As I was trying to figure out what was going on with the traffic across my sites, I unthinkingly deleted the filtered spam, noticing with half my mind that the emptying was taking a little longer than usual.

P got home and I showed him the mail. We looked at the control panel stats. Compared them with his domain. According to the numbers, I was using a 30 times more cycles than him. So I went back again to look at my stats. As I did, I noticed that each blog already had more than 100 spam comments since they’d been emptied an hour earlier. I mentioned this to P.

P is a web programmer. Among his many jobs, he battles comment spam on his university department’s websites. At his advice I started looking closer at my spam numbers. Just because the spam wasn’t getting through didn’t mean it wasn’t causing havoc to my page loads. The deeper we looked, and without more detailed information from Squid, the more it looked like this was the problem.

So I closed comments on all the blogs and put a “moderated” message up so that searching ‘bots might see the moderated warning and not bother trying my site. But the thing is, I don’t want the comments to be closed. Not at all. One of the reasons for archiving my students blogging, especially in Chicana/o and Latina/o studies is that there’s so little of this on the ‘net. I want people to be able to find the content and comment on it. Just in sifting through this spam deluge I found a comment about a poet we read made by her daughter. I don’t want to eliminate those moments of contact.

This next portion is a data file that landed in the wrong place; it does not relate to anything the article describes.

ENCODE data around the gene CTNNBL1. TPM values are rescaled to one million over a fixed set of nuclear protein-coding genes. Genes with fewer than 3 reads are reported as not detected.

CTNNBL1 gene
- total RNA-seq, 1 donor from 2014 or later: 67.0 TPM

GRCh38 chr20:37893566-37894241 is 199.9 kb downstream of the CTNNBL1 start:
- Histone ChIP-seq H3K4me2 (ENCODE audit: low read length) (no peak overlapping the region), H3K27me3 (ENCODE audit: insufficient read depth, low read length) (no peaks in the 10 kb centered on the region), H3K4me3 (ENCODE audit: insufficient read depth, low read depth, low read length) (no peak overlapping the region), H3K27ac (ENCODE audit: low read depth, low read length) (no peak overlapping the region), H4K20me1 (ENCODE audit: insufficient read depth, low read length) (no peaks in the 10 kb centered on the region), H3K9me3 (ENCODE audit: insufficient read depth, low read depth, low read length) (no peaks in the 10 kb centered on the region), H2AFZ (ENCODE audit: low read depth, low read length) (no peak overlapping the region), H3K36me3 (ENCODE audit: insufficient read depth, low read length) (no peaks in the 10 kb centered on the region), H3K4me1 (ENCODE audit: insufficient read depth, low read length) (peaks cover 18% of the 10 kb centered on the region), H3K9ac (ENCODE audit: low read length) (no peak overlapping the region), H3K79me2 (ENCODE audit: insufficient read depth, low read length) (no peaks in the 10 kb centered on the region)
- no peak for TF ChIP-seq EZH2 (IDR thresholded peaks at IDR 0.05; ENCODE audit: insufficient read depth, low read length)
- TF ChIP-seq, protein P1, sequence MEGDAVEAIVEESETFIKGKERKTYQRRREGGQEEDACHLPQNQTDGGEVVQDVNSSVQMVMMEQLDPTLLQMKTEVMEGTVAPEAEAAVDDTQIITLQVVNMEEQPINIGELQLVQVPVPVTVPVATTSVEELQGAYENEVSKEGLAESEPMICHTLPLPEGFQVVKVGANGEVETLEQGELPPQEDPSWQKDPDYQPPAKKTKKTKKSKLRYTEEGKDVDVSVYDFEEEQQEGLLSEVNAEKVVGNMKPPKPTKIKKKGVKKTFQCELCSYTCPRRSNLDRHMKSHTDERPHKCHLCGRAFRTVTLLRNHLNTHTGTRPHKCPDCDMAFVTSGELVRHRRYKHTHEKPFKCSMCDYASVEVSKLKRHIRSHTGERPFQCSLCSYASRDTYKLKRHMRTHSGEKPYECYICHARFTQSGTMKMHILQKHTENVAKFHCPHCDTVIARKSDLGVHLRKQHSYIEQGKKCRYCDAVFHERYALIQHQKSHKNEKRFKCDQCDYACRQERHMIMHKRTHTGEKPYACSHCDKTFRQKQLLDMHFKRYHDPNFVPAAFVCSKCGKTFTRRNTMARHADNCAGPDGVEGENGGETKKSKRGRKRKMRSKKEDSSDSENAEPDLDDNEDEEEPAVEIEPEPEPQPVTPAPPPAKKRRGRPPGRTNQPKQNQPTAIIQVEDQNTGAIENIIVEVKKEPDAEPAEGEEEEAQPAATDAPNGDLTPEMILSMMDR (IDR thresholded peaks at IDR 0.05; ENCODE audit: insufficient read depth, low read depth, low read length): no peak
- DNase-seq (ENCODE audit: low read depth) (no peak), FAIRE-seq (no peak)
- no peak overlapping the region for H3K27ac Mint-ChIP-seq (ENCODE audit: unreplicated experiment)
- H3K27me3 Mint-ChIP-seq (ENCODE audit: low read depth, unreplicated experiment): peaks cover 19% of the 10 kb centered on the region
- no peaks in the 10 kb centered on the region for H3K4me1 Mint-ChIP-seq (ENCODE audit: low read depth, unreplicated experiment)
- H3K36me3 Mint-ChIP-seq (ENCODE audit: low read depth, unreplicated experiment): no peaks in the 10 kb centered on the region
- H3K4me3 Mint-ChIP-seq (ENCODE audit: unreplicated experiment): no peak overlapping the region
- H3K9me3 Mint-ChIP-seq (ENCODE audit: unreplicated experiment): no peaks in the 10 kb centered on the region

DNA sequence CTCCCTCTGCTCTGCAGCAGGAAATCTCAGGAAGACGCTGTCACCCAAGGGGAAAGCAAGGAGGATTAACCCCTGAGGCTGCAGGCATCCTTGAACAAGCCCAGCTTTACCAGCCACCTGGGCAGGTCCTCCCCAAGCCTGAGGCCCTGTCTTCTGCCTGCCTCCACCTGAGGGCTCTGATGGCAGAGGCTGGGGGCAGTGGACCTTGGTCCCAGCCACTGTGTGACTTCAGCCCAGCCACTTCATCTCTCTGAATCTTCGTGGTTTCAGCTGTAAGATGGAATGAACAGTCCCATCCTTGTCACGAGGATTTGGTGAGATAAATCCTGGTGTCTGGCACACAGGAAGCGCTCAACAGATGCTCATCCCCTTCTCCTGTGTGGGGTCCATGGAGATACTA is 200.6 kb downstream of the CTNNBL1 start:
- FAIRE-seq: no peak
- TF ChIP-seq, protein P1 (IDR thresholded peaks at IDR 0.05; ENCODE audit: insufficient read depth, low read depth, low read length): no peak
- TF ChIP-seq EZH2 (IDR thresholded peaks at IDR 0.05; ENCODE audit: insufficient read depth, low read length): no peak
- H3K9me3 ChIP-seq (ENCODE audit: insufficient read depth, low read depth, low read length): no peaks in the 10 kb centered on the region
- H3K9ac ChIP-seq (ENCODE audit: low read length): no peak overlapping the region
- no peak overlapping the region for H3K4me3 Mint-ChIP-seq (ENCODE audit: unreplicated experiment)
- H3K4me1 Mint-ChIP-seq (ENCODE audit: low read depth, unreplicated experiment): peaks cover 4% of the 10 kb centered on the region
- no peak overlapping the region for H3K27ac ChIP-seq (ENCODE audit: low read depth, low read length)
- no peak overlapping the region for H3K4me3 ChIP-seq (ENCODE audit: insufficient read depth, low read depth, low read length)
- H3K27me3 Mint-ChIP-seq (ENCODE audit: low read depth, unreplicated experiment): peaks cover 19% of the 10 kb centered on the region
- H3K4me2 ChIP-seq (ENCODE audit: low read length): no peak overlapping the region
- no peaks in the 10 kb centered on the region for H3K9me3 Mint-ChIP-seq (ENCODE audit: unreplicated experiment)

My other alternatives aren’t very attractive either. I don’t want to use free wordpress.com blog sites for my classes. I like the control of knowing they’re on the domain I host and that I never have to worry about ads. I don’t want to put my classes’ work behind the Blackboard wall.

So this morning I found a plugin, Bad Behavior, that claims to block ‘bots. So far it’s working — it claims to have blocked a thousand so far across my sites. Hopefully it’s enough. Then tomorrow I’ll call the people at Squid and see if they have any more ideas.

Spammers. They’re why my blogs can’t have nice things.

Saying Goodbye to LinkedIn

This morning on yet another one of my social media spaces, a friend commented that as much as Facebook is creepy, LinkedIn is even creepier in its suggestions of people users may know or want to comment on. Her comments reminded me how annoying I find that that LinkedIn is always trying to get into my address books, making it much harder to say no than yes.

Then I started wondering, why do I even have LinkedIn?